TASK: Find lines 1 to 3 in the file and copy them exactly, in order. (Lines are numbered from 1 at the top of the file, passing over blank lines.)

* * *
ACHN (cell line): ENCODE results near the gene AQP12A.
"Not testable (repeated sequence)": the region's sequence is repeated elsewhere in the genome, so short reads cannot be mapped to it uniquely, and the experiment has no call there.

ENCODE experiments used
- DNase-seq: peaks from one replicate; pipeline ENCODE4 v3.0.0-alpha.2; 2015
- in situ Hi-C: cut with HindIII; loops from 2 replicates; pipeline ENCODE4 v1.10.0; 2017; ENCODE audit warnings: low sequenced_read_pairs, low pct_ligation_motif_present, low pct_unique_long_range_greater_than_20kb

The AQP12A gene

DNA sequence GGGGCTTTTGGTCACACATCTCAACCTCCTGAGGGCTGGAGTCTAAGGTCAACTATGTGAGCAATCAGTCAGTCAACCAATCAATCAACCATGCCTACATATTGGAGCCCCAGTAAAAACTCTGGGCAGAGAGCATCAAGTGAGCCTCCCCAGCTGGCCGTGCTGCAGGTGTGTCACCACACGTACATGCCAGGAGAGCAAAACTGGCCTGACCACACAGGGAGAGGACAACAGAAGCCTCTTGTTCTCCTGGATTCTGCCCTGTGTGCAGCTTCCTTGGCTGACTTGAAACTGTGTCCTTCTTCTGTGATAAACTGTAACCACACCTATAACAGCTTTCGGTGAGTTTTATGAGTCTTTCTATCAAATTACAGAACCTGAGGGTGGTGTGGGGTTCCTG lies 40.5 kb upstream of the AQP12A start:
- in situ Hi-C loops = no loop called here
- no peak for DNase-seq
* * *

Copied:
ACHN (cell line): ENCODE results near the gene AQP12A.
"Not testable (repeated sequence)": the region's sequence is repeated elsewhere in the genome, so short reads cannot be mapped to it uniquely, and the experiment has no call there.

ENCODE experiments used